Topological naming mechanism should help the Hammer to obtain the relocated surfaces. The Hammer “asks” the mechanism to “resolve” the selected shapes by calling method TNaming_Selection::Solve() and the mechanism “returns” the modified surfaces located at the new position by calling TNaming_Selector::NamedShape().

The topological naming is represented as a “black box” in the example above. Now it is time to make the box a little more “transparent”.

The application contains 3 functions:

  • Nail – produces a shape representing a nail,
  • Translator – translates a shape along the wooden plate,
  • Hammer – drives the nail in the wooden plate.

Each function gives the topological naming some hints how to “re-solve” the selected sub-shapes:

  • The Nail constructs a solid shape and puts each face of the shape into sub-labels:
Distribution of faces through sub-labels of the Nail
  • The Translator moves a shape and registers modification for each face: it puts a pair: “old” shape – “new” shape at a sub-label of each moving Nail. The “old” shape represents a face of the Nail at the initial position. The “new” shape – is the same face, but at a new position:
Registration of relocation of faces of a Nail

How does it work?

  • The Hammer selects a face of a Nail calling TNaming_Selector::Select(). This call makes a unique name for the selected shape. In our example, it will be a direct reference to the label of the top face of the Nail (Face 1).
  • When the user moves a Nail along the wooden plate, the Translator registers this modification by putting the pairs: “old” face of the Nail – new face of the Nail into its sub-labels.
  • When the Hammer calls TNaming::Solve(), the topological naming “looks” at the unique name of the selected shape and tries to re-solve it:
    • It finds the 1st appearance of the selected shape in the data tree – it is a label under the Nail function Face 1.
    • It follows the evolution of this face. In our case, there is only one evolution – the translation: Face 1 (top face) – Face 1’ (relocated top face). So, the last evolution is the relocated top face.
  • Calling the method TNaming_Selector::NamedShape() the Hammer obtains the last evolution of the selected face – the relocated top face.

The job is done.

P.S. Let us say a few words about a little more complicated case – selection of a wire of the top face. Its topological name is an “intersection” of two faces. We remember that the Nail puts only faces under its label. So, the selected wire will represent an “intersection” of the top face and the conic face keeping the “head” of the nail. Another example is a selected vertex. Its unique name may be represented as an “intersection” of three or even more faces (depends on the shape).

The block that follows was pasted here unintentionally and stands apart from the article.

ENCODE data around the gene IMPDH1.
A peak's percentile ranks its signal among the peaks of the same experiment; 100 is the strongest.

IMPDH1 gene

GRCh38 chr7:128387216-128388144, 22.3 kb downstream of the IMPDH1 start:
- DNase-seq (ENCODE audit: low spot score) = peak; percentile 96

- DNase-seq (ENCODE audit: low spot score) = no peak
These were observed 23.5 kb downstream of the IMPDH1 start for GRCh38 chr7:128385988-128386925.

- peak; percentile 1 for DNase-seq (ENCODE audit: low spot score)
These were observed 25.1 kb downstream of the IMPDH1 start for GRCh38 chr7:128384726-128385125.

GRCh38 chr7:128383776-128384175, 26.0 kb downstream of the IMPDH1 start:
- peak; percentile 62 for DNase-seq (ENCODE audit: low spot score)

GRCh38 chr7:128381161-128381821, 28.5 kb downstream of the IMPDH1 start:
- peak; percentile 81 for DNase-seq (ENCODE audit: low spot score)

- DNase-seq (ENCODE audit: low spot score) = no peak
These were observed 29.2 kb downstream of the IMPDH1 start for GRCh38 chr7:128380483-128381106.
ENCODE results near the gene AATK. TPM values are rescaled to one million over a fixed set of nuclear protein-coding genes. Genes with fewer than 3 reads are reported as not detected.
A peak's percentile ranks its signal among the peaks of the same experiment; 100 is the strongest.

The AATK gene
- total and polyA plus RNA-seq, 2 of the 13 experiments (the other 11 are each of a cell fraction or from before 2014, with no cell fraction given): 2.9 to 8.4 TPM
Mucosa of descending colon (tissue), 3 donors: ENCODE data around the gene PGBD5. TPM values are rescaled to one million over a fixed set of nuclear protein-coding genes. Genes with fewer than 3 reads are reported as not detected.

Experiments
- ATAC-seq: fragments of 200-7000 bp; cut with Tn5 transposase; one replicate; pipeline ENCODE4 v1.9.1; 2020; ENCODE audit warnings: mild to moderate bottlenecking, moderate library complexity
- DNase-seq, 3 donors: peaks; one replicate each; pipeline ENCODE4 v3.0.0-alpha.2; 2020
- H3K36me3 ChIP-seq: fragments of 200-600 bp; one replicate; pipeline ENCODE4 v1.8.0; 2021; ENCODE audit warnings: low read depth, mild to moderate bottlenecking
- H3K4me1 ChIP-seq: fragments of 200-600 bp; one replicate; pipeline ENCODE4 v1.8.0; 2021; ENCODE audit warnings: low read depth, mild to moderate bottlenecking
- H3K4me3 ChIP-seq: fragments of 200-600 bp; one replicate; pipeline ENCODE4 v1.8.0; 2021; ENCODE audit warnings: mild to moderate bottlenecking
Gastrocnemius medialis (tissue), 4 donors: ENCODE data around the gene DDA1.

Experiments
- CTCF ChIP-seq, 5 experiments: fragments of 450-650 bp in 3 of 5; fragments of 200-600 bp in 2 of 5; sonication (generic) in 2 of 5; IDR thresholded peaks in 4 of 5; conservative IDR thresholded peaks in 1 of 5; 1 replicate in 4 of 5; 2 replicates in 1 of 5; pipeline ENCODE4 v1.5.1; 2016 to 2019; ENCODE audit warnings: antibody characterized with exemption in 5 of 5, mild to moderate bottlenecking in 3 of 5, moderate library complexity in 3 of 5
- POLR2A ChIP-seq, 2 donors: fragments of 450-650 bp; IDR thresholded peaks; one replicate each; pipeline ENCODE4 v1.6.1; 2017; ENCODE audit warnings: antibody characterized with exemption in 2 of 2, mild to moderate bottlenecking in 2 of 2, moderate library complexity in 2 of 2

Standard Attributes


Standard attributes are ready-to-use attributes, which allow creating and modifying attributes for many basic data types. They are available in the packages TDataStd, TDataXtd and TDF. Each attribute belongs to one of four types:

  • Geometric attributes;
  • General attributes;
  • Relationship attributes;
  • Auxiliary attributes.

Geometric attributes

  • Axis – simply identifies, that the concerned TNaming_NamedShape attribute with an axis shape inside belongs to the same label;
  • Constraint – contains information about a constraint between geometries: used geometry attributes, type, value (if exists), plane (if exists), "is reversed", "is inverted" and "is verified" flags;
  • Geometry – simply identifies, that the concerned TNaming_NamedShape attribute with a specified-type geometry belongs to the same label;
  • Plane – simply identifies, that the concerned TNaming_NamedShape attribute with a plane shape inside belongs to the same label;
  • Point – simply identifies, that the concerned TNaming_NamedShape attribute with a point shape inside belongs to the same label;
  • Shape – simply identifies, that the concerned TNaming_NamedShape attribute belongs to the same label;
  • PatternStd – identifies one of five available pattern models (linear, circular, rectangular, circular rectangular and mirror);